Social Engineering Has Produced Killer Kids
By Richard Lessner Manchester, New Hampshire
Union Leader, August 12, 1998
The majority of violent crimes are committed by young men between the ages of 15 and 25. Increasingly, however,
we are seeing horrific crimes being committed by younger and younger boys.
In an Arkansas school yard, little-boy killers dressed in fatigues gun down their classmates. In Chicago, boys
7 and 8 are accused of murdering an 11-year-old girl for her bicycle. Teachers polled nationwide say that student
violence is the worst problem facing the schools; 40 years ago it was talking in the classroom.
Here in New Hampshire, we still are trying to make sense of the slaying of 14-year-old Robbie Mills of Laconia, who
was murdered, police say, for his bicycle. An 18-year-old is accused of this senseless crime.
How do we account for the rising numbers of violent children? Doubtless many factors are at work, but one
of the most important may be the crisis in manliness. Writing in the current issue of the Weekly Standard,
Walter R. Newell, professor of political science at Carlton University in Ottawa, Canada, details the rising toll we are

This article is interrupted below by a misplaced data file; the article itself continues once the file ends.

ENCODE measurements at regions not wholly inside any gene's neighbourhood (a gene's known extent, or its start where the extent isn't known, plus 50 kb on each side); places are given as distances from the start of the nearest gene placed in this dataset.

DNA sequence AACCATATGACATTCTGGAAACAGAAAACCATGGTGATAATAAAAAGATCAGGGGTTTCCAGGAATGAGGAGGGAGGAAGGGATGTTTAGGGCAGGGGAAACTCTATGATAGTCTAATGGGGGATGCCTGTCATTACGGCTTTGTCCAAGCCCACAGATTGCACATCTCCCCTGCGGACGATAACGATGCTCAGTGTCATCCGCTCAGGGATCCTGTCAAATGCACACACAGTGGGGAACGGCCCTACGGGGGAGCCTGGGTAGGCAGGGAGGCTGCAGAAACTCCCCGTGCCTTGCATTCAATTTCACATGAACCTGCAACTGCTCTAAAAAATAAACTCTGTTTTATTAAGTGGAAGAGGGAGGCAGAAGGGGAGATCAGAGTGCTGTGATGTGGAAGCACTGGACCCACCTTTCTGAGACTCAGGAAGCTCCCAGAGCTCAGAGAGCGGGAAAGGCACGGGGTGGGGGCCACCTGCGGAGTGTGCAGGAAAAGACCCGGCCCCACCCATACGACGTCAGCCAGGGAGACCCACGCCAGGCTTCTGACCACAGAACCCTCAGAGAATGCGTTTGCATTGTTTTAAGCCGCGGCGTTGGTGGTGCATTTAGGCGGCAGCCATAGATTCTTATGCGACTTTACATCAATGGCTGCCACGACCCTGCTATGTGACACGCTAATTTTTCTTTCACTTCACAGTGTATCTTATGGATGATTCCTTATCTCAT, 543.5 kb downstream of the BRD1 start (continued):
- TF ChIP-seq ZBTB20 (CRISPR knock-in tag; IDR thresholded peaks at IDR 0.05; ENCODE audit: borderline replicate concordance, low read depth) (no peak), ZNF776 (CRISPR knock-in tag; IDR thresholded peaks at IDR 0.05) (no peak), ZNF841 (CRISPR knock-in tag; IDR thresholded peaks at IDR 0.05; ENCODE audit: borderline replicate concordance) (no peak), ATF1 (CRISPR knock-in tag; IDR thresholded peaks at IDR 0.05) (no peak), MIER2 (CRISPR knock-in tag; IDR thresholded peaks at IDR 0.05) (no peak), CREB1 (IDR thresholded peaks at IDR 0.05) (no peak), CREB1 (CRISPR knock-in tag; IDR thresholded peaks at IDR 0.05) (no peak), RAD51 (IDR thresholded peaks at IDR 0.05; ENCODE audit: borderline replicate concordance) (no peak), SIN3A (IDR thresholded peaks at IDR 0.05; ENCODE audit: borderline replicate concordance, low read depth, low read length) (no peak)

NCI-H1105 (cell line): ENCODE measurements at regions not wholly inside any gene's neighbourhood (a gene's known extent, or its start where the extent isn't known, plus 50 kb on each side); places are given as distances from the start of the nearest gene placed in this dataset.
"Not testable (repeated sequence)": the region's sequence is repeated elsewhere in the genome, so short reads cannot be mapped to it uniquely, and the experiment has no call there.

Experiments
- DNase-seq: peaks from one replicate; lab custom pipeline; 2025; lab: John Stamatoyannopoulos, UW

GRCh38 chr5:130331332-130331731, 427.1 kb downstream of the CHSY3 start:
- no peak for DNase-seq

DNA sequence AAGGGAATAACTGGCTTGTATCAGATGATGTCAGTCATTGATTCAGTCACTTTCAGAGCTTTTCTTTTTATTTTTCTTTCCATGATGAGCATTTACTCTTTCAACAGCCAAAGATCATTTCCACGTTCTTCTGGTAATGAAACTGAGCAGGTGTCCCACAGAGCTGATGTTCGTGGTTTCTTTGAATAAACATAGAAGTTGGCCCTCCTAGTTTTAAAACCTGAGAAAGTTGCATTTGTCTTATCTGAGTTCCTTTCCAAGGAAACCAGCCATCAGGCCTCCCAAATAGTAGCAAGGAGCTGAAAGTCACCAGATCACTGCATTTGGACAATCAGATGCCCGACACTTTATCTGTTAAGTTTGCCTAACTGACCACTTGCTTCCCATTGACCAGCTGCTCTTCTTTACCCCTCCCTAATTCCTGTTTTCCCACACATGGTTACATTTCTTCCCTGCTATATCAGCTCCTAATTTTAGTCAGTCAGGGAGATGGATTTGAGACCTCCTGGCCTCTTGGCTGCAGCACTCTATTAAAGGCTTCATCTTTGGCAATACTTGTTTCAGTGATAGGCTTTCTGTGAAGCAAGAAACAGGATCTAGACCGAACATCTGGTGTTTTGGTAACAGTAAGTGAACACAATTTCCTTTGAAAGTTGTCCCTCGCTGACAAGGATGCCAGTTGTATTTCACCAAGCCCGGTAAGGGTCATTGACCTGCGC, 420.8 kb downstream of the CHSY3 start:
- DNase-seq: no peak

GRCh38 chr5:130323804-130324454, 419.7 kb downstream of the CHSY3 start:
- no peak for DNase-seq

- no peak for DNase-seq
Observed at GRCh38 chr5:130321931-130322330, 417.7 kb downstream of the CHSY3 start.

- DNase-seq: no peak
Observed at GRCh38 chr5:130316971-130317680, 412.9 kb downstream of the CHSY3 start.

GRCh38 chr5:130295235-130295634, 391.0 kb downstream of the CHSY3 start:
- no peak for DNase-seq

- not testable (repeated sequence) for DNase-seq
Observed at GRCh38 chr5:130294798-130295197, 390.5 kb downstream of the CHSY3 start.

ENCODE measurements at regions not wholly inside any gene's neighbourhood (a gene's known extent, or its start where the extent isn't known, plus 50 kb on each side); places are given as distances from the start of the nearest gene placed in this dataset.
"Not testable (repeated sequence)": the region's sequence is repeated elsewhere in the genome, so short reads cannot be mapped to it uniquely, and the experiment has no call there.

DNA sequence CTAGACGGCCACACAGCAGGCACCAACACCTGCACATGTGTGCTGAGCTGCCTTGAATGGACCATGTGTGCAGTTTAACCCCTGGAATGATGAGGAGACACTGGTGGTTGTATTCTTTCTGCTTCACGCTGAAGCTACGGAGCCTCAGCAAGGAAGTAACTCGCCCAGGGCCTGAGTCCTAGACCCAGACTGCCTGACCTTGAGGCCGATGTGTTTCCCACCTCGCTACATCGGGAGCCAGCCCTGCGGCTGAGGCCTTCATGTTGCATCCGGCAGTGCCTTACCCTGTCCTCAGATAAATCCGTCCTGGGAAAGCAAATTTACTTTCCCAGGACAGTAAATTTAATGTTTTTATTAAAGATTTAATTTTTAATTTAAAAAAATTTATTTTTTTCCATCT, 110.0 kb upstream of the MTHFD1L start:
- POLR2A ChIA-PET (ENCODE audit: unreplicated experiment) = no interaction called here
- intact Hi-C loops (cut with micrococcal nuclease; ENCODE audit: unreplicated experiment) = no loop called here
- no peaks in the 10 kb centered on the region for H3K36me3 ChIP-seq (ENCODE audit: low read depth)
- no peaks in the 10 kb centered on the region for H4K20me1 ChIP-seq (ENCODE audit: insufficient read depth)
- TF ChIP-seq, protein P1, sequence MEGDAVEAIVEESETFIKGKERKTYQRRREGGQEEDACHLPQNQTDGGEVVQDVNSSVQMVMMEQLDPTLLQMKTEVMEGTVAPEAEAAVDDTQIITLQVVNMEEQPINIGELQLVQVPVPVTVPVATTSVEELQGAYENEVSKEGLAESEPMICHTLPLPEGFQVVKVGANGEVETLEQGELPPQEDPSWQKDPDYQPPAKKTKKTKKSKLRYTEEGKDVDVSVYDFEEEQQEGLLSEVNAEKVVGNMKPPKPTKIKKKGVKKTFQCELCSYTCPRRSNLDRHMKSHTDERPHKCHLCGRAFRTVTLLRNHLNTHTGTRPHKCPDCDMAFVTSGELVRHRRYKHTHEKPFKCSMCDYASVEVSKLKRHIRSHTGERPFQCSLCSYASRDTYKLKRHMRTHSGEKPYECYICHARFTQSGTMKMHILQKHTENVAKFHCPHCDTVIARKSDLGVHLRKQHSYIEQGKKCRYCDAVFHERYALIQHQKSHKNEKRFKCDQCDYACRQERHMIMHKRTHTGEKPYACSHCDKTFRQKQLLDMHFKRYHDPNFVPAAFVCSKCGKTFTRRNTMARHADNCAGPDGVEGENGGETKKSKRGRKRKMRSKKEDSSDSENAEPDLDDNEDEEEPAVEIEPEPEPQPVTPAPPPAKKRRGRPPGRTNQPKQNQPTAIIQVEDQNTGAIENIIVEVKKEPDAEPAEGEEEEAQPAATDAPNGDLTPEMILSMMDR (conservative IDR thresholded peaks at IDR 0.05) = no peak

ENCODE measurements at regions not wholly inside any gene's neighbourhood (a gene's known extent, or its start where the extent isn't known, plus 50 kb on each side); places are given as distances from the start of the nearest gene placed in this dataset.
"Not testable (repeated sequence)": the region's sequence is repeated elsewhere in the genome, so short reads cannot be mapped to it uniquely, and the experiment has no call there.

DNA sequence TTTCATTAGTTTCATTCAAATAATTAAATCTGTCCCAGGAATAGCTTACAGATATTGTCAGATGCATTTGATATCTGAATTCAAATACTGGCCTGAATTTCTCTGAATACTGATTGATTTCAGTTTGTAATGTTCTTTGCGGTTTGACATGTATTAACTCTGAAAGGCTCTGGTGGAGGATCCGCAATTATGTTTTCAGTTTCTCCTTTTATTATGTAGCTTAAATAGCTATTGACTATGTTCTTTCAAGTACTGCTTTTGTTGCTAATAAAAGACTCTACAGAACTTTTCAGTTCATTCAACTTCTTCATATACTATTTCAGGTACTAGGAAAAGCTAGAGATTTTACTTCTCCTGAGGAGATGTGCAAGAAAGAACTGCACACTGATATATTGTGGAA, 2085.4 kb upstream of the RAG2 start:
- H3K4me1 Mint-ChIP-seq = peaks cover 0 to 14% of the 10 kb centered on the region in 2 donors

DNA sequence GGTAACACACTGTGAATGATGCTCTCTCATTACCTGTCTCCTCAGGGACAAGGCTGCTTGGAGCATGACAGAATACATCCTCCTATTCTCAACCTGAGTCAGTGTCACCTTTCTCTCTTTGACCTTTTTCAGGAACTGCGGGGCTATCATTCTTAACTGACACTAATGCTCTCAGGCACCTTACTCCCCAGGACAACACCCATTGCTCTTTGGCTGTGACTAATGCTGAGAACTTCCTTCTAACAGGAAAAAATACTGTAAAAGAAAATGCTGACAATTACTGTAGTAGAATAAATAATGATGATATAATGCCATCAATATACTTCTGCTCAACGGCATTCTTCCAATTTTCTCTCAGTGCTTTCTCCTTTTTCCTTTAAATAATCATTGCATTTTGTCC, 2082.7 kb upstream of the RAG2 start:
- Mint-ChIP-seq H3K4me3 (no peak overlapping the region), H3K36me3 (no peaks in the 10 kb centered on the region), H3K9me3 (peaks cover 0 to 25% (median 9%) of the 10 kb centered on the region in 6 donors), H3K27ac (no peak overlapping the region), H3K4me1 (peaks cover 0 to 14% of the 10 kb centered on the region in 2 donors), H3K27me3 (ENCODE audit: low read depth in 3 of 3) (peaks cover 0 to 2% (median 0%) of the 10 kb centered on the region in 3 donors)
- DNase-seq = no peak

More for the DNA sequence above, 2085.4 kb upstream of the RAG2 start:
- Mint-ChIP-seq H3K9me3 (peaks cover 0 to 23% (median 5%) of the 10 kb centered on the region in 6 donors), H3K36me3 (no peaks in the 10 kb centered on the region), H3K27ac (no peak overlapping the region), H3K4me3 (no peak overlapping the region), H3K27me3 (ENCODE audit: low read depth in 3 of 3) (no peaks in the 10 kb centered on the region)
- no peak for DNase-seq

paying for our foolish experiment in gender leveling.
For more than 30 years, Professor Newell notes, we have pursued a prolonged effort at social engineering. The
aim has been to eradicate any psychological or emotional difference between men and women. The rationale for this
vast social experiment has been the radical feminist notion that
any concept of manliness inevitably leads to aggression and violence against women and rigid hierarchies of power that
exclude and marginalize.
Baby Boomers were told not to be hung up on providing distinctly masculine role models for boys and to de-emphasize
differences between the sexes. At the same time, we have endured the breakdown of the family, rising divorce rates
and, thanks to the misguided sexual revolution, an explosion of out-of-wedlock births and single mothers.
Many of these un-fathered boys model themselves not after loving, faithful, hard-working bread winners, but after
super-macho male sports figures fathering children willy-nilly like rooting boars or the violently misogynist rock stars
Un-fathered young men are prone to identify their maleness with violence and aggression because they have no better